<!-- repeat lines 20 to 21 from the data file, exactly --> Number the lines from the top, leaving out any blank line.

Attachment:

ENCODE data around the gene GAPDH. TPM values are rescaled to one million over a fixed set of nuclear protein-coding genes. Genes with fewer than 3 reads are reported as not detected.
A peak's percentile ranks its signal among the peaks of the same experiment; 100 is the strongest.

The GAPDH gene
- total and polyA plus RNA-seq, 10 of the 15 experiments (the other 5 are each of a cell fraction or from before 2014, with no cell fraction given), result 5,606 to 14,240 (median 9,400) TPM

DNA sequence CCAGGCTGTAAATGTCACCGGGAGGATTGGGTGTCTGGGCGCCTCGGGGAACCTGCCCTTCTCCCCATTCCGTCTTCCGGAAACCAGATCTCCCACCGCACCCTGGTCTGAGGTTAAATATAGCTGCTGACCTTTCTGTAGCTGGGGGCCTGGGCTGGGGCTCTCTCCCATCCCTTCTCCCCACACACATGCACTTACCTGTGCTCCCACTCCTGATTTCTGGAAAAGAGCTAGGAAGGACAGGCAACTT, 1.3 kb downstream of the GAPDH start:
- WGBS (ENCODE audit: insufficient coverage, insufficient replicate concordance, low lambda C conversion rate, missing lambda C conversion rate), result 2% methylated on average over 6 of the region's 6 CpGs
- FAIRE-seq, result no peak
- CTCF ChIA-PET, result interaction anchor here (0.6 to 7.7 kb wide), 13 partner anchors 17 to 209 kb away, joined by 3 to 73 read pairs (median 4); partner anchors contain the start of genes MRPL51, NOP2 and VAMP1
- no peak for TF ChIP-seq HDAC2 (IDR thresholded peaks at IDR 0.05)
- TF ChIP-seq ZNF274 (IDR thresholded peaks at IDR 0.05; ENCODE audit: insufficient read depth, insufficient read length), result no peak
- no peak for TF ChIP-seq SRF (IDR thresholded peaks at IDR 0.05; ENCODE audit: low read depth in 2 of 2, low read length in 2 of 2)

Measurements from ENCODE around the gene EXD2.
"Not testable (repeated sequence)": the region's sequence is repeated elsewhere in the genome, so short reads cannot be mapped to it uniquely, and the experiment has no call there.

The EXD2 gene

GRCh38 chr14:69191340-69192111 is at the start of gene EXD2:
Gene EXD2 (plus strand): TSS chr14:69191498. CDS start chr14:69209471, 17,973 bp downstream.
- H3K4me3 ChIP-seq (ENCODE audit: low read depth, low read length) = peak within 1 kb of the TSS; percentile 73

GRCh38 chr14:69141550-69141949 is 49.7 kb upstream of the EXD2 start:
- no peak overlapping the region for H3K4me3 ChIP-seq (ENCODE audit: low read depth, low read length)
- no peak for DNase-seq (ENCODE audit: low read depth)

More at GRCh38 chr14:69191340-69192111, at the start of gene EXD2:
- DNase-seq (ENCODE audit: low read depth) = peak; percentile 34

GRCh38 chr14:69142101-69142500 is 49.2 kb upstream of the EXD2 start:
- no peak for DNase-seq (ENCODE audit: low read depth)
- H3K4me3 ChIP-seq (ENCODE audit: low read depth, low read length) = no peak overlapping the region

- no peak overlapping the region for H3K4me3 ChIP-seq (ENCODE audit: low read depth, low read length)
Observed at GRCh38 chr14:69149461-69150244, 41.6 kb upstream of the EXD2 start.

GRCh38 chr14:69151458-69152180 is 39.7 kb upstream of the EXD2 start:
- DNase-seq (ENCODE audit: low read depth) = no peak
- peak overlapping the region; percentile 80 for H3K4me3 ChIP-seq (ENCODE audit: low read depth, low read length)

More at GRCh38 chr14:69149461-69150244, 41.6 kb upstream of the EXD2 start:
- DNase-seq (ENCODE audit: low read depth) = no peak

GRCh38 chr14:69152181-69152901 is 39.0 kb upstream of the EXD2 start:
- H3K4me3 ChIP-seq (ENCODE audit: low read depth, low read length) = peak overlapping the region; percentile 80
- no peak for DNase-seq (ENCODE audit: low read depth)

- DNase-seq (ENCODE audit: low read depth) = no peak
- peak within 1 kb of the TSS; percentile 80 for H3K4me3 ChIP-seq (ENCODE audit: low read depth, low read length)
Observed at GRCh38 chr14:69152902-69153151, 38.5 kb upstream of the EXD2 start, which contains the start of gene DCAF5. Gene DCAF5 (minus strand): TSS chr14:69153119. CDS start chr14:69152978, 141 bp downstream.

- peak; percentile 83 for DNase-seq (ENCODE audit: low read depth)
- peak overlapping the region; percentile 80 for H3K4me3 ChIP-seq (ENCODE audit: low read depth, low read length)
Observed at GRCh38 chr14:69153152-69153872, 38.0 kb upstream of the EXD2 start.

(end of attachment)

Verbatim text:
- no peak for DNase-seq (ENCODE audit: low read depth)

More at GRCh38 chr14:69191340-69192111, at the start of gene EXD2: